Intermolecular Transmembrane Domain Interactions Activate Integrin {alpha}IIb{beta}3 [Cell Biology]

May 16th, 2014 by Ye, F., Kim, S.-J., Kim, C.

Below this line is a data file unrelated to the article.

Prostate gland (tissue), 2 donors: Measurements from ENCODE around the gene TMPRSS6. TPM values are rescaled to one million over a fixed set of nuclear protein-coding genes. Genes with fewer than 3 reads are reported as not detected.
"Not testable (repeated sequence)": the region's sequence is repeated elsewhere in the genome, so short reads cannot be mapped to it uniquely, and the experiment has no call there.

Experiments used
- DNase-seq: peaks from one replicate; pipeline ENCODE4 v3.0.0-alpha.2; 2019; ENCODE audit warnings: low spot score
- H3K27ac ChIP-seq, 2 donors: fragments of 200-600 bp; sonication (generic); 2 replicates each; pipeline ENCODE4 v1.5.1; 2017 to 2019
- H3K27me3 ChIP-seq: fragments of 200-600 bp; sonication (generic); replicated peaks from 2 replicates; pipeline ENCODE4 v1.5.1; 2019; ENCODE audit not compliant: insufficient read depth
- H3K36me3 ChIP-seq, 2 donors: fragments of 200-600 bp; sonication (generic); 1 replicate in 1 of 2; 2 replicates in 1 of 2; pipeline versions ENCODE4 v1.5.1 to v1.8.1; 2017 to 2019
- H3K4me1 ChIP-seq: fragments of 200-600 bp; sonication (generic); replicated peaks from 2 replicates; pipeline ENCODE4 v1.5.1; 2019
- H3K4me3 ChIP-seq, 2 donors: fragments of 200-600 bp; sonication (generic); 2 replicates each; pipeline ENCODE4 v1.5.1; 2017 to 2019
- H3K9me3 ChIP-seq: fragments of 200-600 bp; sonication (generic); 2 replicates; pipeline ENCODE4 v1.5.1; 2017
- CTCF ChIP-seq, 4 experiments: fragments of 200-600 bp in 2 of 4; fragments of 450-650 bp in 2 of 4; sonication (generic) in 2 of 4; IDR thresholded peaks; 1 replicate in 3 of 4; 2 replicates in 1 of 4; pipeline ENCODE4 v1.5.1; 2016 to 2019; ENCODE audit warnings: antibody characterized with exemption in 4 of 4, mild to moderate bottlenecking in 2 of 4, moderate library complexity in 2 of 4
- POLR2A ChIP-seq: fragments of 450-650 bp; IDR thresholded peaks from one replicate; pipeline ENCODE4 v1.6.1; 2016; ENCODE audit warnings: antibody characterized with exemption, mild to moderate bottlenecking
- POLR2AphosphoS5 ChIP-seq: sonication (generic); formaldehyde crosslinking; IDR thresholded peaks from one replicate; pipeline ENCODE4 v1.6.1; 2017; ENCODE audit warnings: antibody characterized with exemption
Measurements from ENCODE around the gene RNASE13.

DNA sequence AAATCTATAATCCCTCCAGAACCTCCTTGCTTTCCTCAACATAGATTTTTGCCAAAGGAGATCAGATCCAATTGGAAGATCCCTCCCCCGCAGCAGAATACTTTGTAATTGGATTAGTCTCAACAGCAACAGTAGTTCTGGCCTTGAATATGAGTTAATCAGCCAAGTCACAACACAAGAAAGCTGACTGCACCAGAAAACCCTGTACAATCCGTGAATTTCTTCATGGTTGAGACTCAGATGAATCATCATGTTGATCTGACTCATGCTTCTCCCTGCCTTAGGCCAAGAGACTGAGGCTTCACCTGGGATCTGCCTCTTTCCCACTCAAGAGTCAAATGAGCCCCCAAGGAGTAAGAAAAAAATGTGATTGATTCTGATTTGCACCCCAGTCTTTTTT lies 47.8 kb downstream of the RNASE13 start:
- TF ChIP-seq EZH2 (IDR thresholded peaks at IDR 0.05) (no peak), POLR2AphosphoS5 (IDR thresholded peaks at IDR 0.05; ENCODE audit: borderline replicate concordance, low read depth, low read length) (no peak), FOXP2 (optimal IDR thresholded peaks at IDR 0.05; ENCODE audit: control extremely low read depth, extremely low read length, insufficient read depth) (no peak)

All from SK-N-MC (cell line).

Integrins are the major cell adhesion molecules responsible for cell attachment to the extracellular matrix. The strength of integrin-mediated adhesion is controlled by the affinity of individual integrins (integrin activation) as well as by the number of integrins involved in such adhesion. The positive correlation between integrin activation and integrin clustering had been suggested previously, but several trials to induce integrin clustering by dimerization of the transmembrane domain or tail region of integrin α subunits failed to demonstrate any change in integrin activation. Here, using platelet integrin αIIbβ3 as a model system, we showed that there is intermolecular lateral interaction between integrins through the transmembrane domains, and this interaction can enhance the affinity state of integrins. In addition, when integrin clustering was induced through heteromeric lateral interactions using bimolecular fluorescence complementation, we could observe a significant increase in the number of active integrin molecules. Since the possibility of intermolecular interaction would be increased by a higher local concentration of integrins, we propose that integrin clustering can shift the equilibrium in favor of integrin activation.